A few minutes ago, I reread the words I put on a document about a month ago. I felt inspired when I wrote them. They talked about doing something hard, about leaving something I liked, but finding something I loved. Because life is too short and unpredictable to not do the things I found most meaningful.
Today, I have the courage to share those words. They were words full of fight – they sounded excited when I reread them, and viewed life as an adventure. And they were words that made me sound confident in my decisions and perspectives.
I wonder if every writer reads personal things they wrote at a different time and wonders where they found those words and what happened to take those words away. I think half the reason I’m ready to share those words is that today, I need to be reminded of the things those words say.
The other side of being 22, I think, is a lot of fluctuation, unfamiliarity and discomfort. I don’t know any 22-year-old college graduate who hasn’t experienced a little bit of those things recently, as unpleasant as it sounds.
Come to think of it, I also don’t know any 22-year-old college graduate who was a freshman in college at one point that didn’t also experience those feelings then. Nor do I know many people, regardless of their age, that weren’t uncomfortable and a little scared when they first went away to school.
And I also know a lot of people that were nervous when they moved, or changed jobs, or were about to get married or go on a first date. Most of those people were also really excited to do those things, but if they were being honest, they were also a little apprehensive in the face of the unknown.
Maybe there are some laid-back, extreme type B people who have enough faith in God or fate or karma or something to never feel nervousness or discomfort, but instead ride the waves of life with confidence and fearlessness all the time. I am not that person, nor do I know those people.
From the little I have observed of human beings, I have realized that we like control a lot. Regardless of whether or not we like spontaneity or planning or change or routine, people all seem to like control. We like to make our decisions and have things go our way, whether we decided what we wanted three years ago or three seconds ago.
I have started watching Lost recently – yes, I am about a decade behind – and John Locke creeps me out a little bit. No one can really put their finger on exactly why, but I have a hunch that a lot of it has to do with his willingness to let “the island” decide things. His lack of desire to get off the island or survive or help his friends survive, all with the purpose of letting the island get its own way, is unnatural and unsettling, so we don’t trust him.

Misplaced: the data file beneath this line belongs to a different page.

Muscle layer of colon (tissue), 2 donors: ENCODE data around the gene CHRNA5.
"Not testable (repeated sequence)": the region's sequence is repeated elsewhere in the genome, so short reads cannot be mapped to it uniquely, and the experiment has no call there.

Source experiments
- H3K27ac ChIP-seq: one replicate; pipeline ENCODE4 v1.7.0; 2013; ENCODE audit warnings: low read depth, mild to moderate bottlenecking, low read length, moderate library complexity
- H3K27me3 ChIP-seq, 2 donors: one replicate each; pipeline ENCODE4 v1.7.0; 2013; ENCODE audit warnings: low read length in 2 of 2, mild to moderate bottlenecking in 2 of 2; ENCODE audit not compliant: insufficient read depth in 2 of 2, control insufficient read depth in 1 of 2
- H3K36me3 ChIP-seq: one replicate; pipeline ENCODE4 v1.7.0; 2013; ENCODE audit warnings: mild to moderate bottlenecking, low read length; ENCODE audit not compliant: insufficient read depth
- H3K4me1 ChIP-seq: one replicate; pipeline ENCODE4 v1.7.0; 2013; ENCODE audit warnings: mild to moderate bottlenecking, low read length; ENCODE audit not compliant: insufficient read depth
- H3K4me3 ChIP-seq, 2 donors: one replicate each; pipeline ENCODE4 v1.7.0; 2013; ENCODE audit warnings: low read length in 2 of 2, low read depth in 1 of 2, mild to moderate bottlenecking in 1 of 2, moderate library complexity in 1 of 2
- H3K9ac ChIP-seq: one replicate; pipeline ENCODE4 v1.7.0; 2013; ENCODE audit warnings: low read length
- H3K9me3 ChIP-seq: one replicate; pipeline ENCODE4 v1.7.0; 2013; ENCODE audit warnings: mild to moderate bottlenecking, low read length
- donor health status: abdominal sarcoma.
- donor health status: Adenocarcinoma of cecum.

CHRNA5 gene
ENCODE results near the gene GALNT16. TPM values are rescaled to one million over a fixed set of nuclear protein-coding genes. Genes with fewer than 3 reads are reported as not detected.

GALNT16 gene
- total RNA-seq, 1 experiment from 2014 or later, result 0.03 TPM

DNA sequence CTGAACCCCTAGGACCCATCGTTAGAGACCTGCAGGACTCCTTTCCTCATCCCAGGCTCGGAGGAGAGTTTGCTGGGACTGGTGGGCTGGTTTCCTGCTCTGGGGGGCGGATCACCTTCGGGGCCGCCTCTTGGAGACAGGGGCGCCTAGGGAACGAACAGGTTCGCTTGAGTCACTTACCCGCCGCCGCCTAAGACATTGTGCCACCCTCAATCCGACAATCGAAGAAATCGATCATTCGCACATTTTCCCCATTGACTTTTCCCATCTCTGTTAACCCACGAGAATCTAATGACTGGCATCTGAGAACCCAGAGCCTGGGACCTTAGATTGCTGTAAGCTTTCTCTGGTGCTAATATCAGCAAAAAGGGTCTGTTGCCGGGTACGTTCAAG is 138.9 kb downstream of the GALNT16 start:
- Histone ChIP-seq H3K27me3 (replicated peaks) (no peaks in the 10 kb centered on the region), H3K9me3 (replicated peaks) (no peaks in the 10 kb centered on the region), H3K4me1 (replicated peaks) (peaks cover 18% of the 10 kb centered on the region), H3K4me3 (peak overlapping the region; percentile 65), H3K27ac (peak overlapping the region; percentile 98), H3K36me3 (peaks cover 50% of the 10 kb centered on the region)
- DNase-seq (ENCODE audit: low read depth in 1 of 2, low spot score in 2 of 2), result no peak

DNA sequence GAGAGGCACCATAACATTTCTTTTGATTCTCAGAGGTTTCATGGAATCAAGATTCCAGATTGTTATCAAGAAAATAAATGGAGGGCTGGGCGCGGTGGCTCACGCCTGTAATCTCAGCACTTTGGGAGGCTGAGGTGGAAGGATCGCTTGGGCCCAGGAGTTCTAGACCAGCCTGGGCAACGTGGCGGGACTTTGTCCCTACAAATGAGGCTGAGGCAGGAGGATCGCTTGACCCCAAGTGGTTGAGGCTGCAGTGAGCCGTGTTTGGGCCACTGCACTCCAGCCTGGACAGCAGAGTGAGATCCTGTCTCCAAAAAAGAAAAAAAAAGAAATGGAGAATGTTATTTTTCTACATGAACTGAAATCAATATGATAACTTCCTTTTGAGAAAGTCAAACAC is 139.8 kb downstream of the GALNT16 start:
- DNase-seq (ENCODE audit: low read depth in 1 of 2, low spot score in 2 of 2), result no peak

But at the same time, Locke really does want his own way. I think he wants the island to win, because if it wins, he wins – he gets to keep walking and being the person he always wanted to be. So he is playing his strange game of island manipulation with the same motives as anyone else on the show, it’s just all a little convoluted.
All of this is to say that 22 is an age where a lot of people are facing a lot of change. And they are all doing very different things. I have friends leaving, friends coming home, friends working stable jobs with the opportunity for advancement, friends working at restaurants and coffee shops. I know people living at home, living with friends, living alone. And most of them weren’t doing those things four months ago.
But the thing is, almost all of them are not fully confident in what they’re doing. They’re asking themselves why they signed up for something so difficult, or why they didn’t apply themselves more in college. They wonder what they could be doing if they weren’t working 9-5, or what the comfort of a stable job would feel like. They’re afraid that after they leave and come home, that person they loved will have moved on. Or deep down, they wonder if “that person” exists for them or how they will ever find him or her. And some try to calculate what the ideal time for a wedding is or how they will afford the perfect ring.
Maybe life would be a whole lot easier if we accepted that we are all going to make mistakes, or that there is no perfect decision or that God makes beauty out of ashes. I wonder if that would change the chances we took or the way we retrospectively view our decisions. It would almost have to.
Maybe we would all be a little bit better at living life if we viewed each day as only that – a day. I wrote something in my last post about something to the effect of life is not a means to an end. It’s a day-by-day kind of thing, and really the most definite choice we have in all of it is whether we will live it as such.
So I guess I need to tell myself that today is not about figuring out what I will do tomorrow or next week or next year. It’s about loving something or someone, about doing something meaningful in these 24 hours and about serving something greater than myself. It’s about finding joy and contentment, even if they’re hiding somewhere in the corner.
And it’s reminding myself of what I said a month ago as I sat in another coffee shop, just as I am now, except this one was across the country. Then, I wrote about how 22 “is a year to still have fun putting puzzles together and to wake up every morning excited to see where the next piece fits.” Today, I am reminding myself that playing with puzzles is fun.